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1933-1945: The HOCHBAHN under National Socialism

The seizure of power by the National Socialists on January 30, 1933 marked the end of the democratic Weimar Republic and, like all public authorities and public enterprises, HOCHBAHN was "brought into line" with the Nazi regime: On April 10, Friedrich Stanik became State Commissioner for HOCHBAHN, succeeding long-time director Wilhelm Stein, who was removed from office and placed on forced leave. Other board members and senior staff were also replaced by NSDAP members and NS functionaries, and even among the driving and workshop staff, those who were close to the SPD or KPD or even suspected of not toeing the National Socialist line were dismissed. Almost 260 Hochbahn employees were affected, some of whom remained unemployed for years. At the same time, the National Socialists further expanded their influence at HOCHBAHN with changes in working hours and company social policy. The workforce was also directly indoctrinated ideologically with celebrations, excursions, flag roll calls and the company magazine "Stirn und Faust" ("Forehead and Fist"). After the Greater Hamburg Act of 1937, politicians initiated comprehensive but rather indiscriminate plans to restructure Hamburg into the so-called "Führer City." This included the construction of up to seven new rapid transit lines and the erection of a "Kraftverkehrshaus" for the HOCHBAHN in Steinstraße. Nothing was realized, as the city of Hamburg and HOCHBAHN could not agree on an overall concept and, from 1939 onwards, the war-related shortage of personnel and materials made civilian construction projects almost impossible anyway.

Discrimination against Jewish passengers

Although HOCHBAHN had not taken any measures against Jewish passengers on its own initiative, it did implement Reich-wide regulations that gradually excluded Jews from public life. In 1941, for example, the Reich Ministry of Transport ordered that Jews were only allowed to use certain means of transportation with police permission and outside of rush hour. They were only entitled to seats if no other passengers had to stand. In February 1942, the Reich Ministry of the Interior then ordered that the use of transportation by Jews be "limited to an extreme minimum." In addition, there were repeated insults and physical attacks on Jews, which were tolerated by the conductors.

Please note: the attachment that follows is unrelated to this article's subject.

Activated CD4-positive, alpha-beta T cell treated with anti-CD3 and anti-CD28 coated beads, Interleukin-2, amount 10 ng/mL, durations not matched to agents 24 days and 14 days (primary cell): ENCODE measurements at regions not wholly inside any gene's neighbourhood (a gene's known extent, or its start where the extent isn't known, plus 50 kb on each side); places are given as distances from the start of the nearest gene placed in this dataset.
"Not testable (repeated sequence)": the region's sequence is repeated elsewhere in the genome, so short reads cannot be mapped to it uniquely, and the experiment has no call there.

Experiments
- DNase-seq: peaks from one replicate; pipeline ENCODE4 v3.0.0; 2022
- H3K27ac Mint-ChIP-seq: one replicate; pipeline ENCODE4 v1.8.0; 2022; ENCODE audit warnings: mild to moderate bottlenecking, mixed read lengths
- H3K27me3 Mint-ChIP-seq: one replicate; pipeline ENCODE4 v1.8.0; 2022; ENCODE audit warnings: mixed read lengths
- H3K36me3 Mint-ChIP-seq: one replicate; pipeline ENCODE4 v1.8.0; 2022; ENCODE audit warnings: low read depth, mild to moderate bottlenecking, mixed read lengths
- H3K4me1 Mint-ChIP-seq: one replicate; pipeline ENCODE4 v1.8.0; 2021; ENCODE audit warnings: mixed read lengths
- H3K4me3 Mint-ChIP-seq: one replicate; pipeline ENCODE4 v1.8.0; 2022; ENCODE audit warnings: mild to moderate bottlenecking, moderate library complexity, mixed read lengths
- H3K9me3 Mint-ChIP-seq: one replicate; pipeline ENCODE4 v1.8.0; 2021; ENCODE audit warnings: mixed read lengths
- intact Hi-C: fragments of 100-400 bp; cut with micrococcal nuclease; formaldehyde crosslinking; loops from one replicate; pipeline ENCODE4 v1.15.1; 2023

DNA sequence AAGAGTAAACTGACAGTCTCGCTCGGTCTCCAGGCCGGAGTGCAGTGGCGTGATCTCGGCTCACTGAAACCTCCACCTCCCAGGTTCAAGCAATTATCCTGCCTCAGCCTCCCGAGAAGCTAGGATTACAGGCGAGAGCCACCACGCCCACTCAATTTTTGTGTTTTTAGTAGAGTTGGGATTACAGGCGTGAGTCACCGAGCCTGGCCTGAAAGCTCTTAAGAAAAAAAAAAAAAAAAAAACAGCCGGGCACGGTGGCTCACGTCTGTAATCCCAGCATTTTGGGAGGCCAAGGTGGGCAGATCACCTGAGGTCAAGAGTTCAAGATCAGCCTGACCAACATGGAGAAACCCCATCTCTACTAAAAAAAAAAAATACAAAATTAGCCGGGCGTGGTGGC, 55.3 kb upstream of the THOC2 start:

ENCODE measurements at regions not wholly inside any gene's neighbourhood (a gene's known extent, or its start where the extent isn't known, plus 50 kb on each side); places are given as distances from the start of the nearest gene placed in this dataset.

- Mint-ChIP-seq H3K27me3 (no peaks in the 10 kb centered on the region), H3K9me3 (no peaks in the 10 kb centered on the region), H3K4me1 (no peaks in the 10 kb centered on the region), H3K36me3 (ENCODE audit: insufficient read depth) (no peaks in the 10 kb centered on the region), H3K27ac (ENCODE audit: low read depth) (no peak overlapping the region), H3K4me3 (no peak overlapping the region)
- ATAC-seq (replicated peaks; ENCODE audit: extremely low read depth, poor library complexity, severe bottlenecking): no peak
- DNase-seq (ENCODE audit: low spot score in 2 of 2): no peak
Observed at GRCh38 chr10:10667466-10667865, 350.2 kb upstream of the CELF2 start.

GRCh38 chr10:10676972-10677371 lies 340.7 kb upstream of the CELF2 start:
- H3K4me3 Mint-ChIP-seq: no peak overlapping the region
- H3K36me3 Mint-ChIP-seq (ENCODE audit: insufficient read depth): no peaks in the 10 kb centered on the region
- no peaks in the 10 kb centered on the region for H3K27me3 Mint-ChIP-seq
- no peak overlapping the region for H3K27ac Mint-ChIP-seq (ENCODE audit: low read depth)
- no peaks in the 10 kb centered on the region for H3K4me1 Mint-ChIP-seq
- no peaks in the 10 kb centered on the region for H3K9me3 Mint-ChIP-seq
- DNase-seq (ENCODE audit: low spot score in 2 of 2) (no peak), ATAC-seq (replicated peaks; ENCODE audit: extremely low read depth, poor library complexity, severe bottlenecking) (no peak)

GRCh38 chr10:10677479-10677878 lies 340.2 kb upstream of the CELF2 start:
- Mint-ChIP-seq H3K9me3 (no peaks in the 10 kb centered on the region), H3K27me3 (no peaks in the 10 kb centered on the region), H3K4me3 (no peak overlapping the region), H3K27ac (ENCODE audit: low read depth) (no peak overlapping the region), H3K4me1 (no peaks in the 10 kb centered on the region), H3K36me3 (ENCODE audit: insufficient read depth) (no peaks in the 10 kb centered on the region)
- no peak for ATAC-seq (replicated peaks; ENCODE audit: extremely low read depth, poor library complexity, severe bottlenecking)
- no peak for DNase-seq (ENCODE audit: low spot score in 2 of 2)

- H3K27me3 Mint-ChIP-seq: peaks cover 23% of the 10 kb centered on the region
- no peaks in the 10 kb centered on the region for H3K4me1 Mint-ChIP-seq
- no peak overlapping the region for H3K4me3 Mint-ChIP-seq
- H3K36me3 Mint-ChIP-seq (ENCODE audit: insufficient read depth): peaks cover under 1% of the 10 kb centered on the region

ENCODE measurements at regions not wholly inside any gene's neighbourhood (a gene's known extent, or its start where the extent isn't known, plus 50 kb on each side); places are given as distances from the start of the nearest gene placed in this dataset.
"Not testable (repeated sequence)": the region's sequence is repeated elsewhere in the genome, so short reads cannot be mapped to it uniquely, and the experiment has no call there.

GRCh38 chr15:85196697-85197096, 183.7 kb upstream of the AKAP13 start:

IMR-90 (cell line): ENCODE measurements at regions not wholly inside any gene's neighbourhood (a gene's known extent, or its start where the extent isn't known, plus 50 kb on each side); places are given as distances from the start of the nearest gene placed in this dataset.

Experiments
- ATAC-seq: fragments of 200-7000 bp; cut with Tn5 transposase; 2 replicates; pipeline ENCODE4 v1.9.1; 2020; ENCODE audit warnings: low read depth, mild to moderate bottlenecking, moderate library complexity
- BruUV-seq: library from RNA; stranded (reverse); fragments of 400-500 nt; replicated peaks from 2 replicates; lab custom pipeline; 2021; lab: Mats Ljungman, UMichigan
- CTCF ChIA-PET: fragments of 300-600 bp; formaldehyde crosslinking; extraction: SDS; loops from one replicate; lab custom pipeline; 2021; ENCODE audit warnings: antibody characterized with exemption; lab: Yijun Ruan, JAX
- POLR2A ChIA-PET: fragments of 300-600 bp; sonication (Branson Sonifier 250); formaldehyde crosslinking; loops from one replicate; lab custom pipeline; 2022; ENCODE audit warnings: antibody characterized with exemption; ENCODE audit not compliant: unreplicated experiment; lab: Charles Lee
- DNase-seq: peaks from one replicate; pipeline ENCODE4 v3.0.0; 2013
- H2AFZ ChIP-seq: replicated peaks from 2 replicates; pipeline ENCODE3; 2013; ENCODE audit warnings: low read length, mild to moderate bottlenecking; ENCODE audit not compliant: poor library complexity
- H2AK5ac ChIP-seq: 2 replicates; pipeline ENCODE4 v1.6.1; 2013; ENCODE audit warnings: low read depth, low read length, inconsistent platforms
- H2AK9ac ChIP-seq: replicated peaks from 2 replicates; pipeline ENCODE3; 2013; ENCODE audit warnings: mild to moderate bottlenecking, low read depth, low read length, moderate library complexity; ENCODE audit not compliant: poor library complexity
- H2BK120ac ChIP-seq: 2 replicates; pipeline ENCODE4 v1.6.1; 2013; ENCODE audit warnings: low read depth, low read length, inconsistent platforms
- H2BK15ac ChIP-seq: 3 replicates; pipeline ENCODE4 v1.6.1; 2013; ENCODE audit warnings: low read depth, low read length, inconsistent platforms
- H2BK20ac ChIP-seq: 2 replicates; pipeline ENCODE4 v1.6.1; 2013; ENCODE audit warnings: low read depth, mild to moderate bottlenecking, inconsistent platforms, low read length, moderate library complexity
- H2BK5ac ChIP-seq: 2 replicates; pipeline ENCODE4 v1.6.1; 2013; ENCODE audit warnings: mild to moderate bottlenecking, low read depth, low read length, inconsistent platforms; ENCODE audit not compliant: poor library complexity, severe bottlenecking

The HOCHBAHN during the war

At the beginning of the Second World War, the Wehrmacht confiscated a large part of the buses and drafted many Hochbahner for military service. As in the First World War, women again took over many of the driving duties. The severe fuel shortage also led to technical experiments such as the testing of buses powered by illuminated gas. Time and again, power failures paralyzed the operation of the streetcars and subways, and there were curfews outside of rush hour. From 1940 onward, air raids also repeatedly caused damage to the streetcar and subway network. Initially, it was possible to repair this damage quickly, but as the war progressed and bombing raids intensified, especially during the nights of the "firestorm" in July and August 1943, this became increasingly difficult. By the end of the war, many streetcar lines had been destroyed, as had parts of the tracks and tunnels of the subway, numerous vehicles, stops, depots and workshops, and the elevated train building. More than 600 Hochbahn employees had lost their lives, many others were bombed out and faced nothing.